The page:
Ken Follett always tells a great story but he seemed more interested in character quantity then quality. He ended up with too many threads and seemed in a hurry to deliver the gotcha or point without spending enough time getting us to the same emotional or intellectual point. I said it was overedited because Mr. Follett has always patiently delivered the goods in the past so I am convinced there was a Stalinist editor hovering over this production with the Red Pen from hell and pompously declaring that the public needs this book to be under 1000 pages. It seems like the book needed about 300 more.
Examples: (Here Be Spoilers)
He didn't spend enough time developing Chuck D. for me to feel sad when he was killled.
Commisar Macke seemed due for a Poetic justice end and then he was just ingloriously murdered.
He races through the last part of the book (post war) where a lot happens very quickly. Which is, of course, setting us up for the next book but leaves a lot of holes and seems like it could have been fleshed out more.
Ordinarily Mr. Follett has characters that are morally indifferent - Complex characters that are generally good but occasionaly do something evil. In this book the characters were either good or evil. The most morally complex character in the book was Greg Peshkov and he wasn't exactly multifaceted.
Apparently all Social Democrats (Liberals) are smart and good and all Facists (Conservatives) are stupid and evil.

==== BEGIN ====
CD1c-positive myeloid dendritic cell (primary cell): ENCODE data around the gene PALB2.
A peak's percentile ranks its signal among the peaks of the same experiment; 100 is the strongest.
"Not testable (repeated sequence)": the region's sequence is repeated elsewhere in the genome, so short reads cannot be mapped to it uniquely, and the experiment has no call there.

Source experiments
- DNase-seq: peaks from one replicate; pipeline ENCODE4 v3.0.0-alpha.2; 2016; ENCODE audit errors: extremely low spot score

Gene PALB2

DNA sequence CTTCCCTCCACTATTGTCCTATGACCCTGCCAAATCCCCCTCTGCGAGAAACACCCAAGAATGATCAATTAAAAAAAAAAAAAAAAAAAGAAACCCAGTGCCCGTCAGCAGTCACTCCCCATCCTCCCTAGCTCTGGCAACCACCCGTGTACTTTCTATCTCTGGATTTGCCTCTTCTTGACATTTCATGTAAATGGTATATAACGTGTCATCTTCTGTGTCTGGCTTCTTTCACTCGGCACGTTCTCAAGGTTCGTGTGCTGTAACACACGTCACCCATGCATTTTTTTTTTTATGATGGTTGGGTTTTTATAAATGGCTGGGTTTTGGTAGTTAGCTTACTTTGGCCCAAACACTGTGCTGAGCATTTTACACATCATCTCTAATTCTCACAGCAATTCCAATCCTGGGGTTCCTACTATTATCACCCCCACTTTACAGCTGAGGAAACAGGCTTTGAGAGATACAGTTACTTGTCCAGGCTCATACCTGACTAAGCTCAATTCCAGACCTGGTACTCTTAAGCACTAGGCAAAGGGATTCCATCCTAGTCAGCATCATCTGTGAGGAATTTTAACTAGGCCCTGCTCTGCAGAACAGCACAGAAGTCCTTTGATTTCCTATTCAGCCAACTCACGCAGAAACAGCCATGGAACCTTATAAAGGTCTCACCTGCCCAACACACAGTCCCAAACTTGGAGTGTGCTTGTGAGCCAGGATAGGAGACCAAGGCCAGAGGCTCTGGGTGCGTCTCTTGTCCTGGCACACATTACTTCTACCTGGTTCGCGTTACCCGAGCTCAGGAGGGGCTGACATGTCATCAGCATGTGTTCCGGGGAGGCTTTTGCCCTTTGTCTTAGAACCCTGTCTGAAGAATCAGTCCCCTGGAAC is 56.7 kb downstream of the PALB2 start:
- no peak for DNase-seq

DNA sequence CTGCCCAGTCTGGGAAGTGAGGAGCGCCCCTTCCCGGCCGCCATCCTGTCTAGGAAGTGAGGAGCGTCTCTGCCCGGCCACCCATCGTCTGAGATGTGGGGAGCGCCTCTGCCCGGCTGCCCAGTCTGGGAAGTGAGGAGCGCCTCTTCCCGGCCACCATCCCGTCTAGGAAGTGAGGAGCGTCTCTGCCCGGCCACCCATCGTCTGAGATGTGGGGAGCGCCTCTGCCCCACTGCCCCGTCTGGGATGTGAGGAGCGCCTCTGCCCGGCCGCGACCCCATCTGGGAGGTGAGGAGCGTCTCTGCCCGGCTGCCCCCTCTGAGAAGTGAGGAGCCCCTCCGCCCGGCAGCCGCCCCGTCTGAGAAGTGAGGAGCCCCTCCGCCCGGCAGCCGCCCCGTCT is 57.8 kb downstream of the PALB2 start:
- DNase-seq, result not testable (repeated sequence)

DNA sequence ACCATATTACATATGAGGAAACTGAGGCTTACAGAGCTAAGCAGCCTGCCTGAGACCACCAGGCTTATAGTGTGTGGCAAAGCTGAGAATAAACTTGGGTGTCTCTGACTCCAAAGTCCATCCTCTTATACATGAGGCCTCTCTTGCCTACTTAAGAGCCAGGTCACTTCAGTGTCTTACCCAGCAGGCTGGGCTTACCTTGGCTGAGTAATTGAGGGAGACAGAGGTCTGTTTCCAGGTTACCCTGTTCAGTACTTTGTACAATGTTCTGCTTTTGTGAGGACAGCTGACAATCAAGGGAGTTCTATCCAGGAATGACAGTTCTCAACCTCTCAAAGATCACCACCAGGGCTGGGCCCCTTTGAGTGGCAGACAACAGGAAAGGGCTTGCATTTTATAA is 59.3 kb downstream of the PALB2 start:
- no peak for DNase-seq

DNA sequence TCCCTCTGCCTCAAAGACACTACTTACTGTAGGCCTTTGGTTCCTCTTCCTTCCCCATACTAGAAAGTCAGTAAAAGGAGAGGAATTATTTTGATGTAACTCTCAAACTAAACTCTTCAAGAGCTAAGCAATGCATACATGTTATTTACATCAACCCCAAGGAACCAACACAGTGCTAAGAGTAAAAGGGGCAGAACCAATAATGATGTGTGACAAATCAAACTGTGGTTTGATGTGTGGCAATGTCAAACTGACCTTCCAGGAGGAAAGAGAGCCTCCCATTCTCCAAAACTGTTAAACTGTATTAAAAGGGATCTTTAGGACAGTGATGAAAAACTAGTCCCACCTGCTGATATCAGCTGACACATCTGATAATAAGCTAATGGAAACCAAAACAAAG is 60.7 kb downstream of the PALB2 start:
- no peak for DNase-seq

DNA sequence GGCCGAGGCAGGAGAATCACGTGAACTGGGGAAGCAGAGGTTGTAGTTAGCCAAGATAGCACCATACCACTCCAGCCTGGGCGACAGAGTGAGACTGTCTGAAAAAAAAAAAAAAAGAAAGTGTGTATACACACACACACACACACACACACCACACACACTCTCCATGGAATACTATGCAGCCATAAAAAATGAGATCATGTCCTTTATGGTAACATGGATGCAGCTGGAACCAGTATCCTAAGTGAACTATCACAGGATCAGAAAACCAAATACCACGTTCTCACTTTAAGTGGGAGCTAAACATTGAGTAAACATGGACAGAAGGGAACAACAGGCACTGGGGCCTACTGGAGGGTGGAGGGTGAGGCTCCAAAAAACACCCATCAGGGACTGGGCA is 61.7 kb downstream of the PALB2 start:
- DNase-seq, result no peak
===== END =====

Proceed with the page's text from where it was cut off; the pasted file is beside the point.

Look - It's still a good story and I would recommend it to all of my friends; Hell, I have. But Mr. Follett can do better and he has done better many times: Fall of Giants, Jackdaws, Pillars of the Earth, World without End.
Please Mr. Follett, Flesh out your Characters, Scenes, and Plots. Be patient in your delivery and it will be worth the wait.
The audio production does skip - That needs to be fixed.
The author is intelligent, imaginative and tells a compelling story. She sets you up for a real scholarly mystery that spans the ages. And she was doing great for the first 1/4 of the book and then she introduced us to "Matthew" who is the protagonist's Night in Shining Armor and after that the story got mired down into something I would describe as a Smacked up Twilight. Every once in a while the story would start getting back on track for mystery and intrigue and as soon as she gave me some hope she went back to dwelling on his Broad Shoulders and dreamy eyes (Ugh).
This is probably a good story for women but it should come with a warning for men (which is why I'm writing this review) that says "Girly Book - Stay away".
Oh before I close this out - Kudos to the Narator - She did a great job as well.